Movie Review: Captain America: Civil War


Captain America and Iron Man come into conflict over international accords that would grant governmental oversight to the Avengers.


Anthony and Joe Russo, 2016

During an Avengers mission to stop a terrorist attack in Africa, Wanda Maximoff (Elizabeth Olson) causes a terrible accident that kills several innocent Wakandans. Tensions against the Avengers rise, and the Sokovia Accords are drawn up to grant oversight of the superhero team. Tony Stark (Robert Downey Jr.) supports the accords immediately, but Steve Rogers (Chris Evans) is wary of what the Accords could mean. He refuses to sign, and tensions rise between the two team members. When dangerous assassin The Winter Soldier (Sebastian Stan) reappears on the scene in connection with a bombing, the tensions rise – Steve is determined to protect his childhood friend Bucky, who was brainwashed into becoming the Winter Soldier by the Russian government, while Tony wants to bring him in. Battle lines are drawn as the Avengers choose sides and fighting breaks out – but behind the scenes, a mysterious villain (Daniel Bruhl) is pulling the strings.


There are lots of things to recommend about this third film in the Captain America franchise. The Russos made arguably (no, not really arguably, definitely) the best film in the Marvel Cinematic Universe with 2014’s Captain America: The Winter Soldier, a tense affair that had modern, relevant themes and strong characterisation. So my hopes were high when I headed in to Civil War. The characters continue to be the best part of the MCU – there’s a LOT of them in this film, but most of them are people we really care about. The casting continues to be strong, with most of the actors pitching terrific performances that resonate, and interacting well with each other. This feels like a real, coherent world. The film balances levity and heavy drama, action and character beats. It’s a ride from start to finish, with no time to be bored. Team Cap is, from the start, clearly on the moral high ground as far as the audience can see (and it doesn’t hurt that all my favourite characters, save Scarlett Johansson as Natasha, are on there), but there’s real heartbreak and pain as Steve and Tony’s differences become irreconcilable. There are some great relationship moments – Bucky and Anthony Mackie’s Sam are a lot of fun together, and interactions between Natasha and Jeremy Renner’s Hawkeye on opposing sides are great.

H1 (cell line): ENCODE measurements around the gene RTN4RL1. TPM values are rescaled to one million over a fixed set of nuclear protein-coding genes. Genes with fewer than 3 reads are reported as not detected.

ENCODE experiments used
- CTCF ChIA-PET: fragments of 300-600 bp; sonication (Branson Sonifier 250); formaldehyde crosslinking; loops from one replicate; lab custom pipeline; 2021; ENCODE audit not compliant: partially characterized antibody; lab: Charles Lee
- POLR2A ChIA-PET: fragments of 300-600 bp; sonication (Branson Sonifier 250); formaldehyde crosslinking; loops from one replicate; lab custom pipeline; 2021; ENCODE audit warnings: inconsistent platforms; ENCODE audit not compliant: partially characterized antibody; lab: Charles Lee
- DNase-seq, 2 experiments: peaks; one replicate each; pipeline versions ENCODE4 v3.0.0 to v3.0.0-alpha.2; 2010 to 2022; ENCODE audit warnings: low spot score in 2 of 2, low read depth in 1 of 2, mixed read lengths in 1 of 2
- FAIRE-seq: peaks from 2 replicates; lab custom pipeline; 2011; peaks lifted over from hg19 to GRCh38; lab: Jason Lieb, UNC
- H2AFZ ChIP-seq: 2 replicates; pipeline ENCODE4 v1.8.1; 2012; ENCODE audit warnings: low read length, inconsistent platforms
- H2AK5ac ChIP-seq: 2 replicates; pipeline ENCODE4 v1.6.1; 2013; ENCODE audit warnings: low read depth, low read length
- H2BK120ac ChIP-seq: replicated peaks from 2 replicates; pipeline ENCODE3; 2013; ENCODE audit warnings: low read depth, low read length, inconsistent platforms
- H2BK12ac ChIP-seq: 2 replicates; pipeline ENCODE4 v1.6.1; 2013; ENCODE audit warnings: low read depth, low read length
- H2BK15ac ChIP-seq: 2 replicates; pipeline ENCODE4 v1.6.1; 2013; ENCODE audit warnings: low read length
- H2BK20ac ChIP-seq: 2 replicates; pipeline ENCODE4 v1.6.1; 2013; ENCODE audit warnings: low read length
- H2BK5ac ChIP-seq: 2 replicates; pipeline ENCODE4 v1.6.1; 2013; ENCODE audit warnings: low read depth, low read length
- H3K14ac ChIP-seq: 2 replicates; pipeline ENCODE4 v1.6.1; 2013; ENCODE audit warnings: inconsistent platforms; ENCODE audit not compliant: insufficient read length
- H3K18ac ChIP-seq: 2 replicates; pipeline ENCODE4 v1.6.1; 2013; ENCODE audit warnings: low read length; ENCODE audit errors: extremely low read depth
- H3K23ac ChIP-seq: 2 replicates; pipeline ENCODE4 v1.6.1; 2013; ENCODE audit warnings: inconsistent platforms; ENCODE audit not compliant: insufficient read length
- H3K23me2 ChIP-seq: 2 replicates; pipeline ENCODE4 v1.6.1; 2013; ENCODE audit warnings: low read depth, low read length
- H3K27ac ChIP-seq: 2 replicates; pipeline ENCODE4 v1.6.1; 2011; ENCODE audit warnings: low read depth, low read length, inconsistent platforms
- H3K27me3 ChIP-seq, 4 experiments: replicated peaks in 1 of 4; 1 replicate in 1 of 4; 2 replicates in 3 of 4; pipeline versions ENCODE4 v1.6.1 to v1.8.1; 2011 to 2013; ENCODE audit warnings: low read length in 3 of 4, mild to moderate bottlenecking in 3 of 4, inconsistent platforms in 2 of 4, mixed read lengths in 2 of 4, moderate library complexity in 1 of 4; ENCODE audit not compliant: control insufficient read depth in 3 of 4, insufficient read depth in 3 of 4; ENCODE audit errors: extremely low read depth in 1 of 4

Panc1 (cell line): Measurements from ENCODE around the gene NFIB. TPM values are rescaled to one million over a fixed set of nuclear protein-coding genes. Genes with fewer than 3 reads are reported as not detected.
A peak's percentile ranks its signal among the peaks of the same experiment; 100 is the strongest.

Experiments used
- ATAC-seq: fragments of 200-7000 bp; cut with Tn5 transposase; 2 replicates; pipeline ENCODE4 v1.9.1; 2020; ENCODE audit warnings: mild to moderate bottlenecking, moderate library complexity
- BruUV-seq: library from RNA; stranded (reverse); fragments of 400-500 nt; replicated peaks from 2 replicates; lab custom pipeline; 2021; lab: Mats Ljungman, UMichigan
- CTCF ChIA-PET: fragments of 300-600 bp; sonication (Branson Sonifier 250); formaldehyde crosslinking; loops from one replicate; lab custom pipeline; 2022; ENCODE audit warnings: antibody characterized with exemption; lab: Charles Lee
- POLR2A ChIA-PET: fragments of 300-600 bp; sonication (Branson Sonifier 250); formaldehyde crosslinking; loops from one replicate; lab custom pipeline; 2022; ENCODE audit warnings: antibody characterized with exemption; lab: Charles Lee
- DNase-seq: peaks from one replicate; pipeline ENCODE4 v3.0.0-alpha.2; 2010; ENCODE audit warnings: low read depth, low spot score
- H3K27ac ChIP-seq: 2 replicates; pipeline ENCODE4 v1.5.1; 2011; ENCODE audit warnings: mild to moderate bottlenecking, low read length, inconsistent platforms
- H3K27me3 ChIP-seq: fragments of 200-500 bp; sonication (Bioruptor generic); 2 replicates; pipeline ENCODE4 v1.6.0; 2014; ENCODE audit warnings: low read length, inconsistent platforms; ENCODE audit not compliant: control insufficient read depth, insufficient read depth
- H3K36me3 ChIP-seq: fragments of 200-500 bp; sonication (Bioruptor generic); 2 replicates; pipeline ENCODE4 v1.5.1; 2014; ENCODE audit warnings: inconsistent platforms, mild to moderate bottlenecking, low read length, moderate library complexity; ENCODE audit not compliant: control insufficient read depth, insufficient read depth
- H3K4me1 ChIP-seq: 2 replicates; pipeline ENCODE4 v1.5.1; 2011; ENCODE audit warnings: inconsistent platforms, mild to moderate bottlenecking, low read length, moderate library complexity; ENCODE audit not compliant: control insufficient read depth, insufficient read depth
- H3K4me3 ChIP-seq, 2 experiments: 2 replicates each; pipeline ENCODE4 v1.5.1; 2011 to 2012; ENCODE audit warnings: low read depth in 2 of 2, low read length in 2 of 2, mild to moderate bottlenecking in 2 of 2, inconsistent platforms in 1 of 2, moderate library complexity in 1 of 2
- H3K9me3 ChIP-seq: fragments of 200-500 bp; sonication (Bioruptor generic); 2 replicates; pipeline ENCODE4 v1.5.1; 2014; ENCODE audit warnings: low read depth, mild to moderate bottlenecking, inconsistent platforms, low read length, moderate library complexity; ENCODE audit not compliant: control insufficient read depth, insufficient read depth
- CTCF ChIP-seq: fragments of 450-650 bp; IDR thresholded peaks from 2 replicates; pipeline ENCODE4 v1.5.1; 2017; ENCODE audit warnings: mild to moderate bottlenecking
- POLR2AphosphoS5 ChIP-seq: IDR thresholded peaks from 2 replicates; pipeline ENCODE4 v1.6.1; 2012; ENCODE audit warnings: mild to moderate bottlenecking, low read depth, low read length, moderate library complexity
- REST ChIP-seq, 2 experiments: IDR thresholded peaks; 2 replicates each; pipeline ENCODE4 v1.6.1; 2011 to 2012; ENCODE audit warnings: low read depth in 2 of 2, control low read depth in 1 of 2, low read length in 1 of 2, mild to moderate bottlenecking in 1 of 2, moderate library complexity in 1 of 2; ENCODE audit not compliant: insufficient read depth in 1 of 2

The problem, ultimately, is that they shouldn’t have rushed and made Captain America 3 into Civil War. The storyline should have been saved for an Avengers film, where both sides could be given equal weight and importance. There are fundamental flaws in the foundation of this movie that they’ve worked really hard to build a good movie on, but the cracks are visible all the way through. Steve chooses a side and stands firm all through the movie, which means the titular character has no arc in his own movie. Bucky winds up getting short-changed as essentially an object to be fought over, a damsel in distress, despite Sebastian Stan’s very strong performance. Characters that should get more attention are pushed into the shadows as Tom Holland’s Spider-Man (who brings the majority of the film’s levity, but also feels forced) and Chadwick Boseman’s Prince T’Challa/Black Panther (much more organic) are introduced. There are a couple of romances, one of which is given time to build, the other of which feels very unnatural. Some sections of the film feel rushed, as though we’re rushing from one action scene to the next, breathlessly racing towards the Captain America vs. Iron Man showdown the title promises. Understanding of the film depends entirely on seeing the other films – Civil War doesn’t stand on its own. The Accords themselves are rushed and inorganic. Bruhl’s villain is underwhelming. It’s like the studio gave the Russos a set of plot points to hit, and while they tried their very best to create a coherent storyline, they cannot overcome the flaws in its design.

Captain America: Civil War on IMDb


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